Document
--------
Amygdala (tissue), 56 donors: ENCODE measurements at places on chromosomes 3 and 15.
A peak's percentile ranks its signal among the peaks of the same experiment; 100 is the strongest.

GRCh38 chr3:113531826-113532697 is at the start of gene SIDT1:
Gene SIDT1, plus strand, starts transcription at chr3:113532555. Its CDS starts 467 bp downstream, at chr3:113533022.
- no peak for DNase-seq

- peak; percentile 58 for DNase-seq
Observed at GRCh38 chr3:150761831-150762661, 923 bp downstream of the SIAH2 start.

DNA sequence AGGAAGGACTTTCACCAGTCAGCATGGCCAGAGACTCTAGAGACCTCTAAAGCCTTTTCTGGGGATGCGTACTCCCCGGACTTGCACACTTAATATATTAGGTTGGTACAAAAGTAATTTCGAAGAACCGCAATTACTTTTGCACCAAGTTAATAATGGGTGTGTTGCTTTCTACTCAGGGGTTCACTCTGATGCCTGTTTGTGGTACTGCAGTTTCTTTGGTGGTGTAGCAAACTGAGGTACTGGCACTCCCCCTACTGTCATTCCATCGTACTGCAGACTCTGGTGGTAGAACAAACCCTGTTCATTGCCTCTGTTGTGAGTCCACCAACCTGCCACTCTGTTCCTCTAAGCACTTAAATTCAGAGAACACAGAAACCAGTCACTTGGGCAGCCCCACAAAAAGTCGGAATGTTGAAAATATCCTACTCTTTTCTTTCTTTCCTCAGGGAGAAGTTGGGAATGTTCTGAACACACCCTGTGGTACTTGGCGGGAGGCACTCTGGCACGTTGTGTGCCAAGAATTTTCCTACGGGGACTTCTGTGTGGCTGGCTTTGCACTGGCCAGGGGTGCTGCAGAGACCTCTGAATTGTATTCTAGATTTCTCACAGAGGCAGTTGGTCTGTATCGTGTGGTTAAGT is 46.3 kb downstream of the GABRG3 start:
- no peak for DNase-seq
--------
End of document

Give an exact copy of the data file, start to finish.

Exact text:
Amygdala (tissue), 56 donors: ENCODE measurements at places on chromosomes 3 and 15.
A peak's percentile ranks its signal among the peaks of the same experiment; 100 is the strongest.

GRCh38 chr3:113531826-113532697 is at the start of gene SIDT1:
Gene SIDT1, plus strand, starts transcription at chr3:113532555. Its CDS starts 467 bp downstream, at chr3:113533022.
- no peak for DNase-seq

- peak; percentile 58 for DNase-seq
Observed at GRCh38 chr3:150761831-150762661, 923 bp downstream of the SIAH2 start.

DNA sequence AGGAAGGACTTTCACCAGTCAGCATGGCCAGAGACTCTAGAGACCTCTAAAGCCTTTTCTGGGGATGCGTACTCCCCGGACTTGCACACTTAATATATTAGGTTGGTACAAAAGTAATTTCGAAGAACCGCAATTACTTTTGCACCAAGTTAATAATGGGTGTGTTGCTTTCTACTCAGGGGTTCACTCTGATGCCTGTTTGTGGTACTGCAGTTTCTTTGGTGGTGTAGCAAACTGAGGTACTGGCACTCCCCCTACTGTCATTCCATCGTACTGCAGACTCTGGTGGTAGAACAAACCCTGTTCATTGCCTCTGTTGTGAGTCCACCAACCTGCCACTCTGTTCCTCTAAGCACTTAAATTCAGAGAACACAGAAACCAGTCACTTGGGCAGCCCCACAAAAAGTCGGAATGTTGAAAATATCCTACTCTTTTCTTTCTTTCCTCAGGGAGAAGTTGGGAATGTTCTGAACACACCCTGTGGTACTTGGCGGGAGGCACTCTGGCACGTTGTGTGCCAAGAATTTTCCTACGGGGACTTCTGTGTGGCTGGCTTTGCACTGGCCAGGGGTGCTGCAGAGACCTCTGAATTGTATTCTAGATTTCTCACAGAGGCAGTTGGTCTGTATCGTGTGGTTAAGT is 46.3 kb downstream of the GABRG3 start:
- no peak for DNase-seq